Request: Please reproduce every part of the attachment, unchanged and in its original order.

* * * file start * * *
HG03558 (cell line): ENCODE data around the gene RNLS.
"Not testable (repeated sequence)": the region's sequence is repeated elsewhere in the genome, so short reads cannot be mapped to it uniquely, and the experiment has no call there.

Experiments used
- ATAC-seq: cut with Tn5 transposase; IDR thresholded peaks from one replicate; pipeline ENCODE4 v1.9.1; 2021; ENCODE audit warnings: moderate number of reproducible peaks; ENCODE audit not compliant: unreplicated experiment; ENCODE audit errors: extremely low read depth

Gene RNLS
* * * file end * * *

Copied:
HG03558 (cell line): ENCODE data around the gene RNLS.
"Not testable (repeated sequence)": the region's sequence is repeated elsewhere in the genome, so short reads cannot be mapped to it uniquely, and the experiment has no call there.

Experiments used
- ATAC-seq: cut with Tn5 transposase; IDR thresholded peaks from one replicate; pipeline ENCODE4 v1.9.1; 2021; ENCODE audit warnings: moderate number of reproducible peaks; ENCODE audit not compliant: unreplicated experiment; ENCODE audit errors: extremely low read depth

Gene RNLS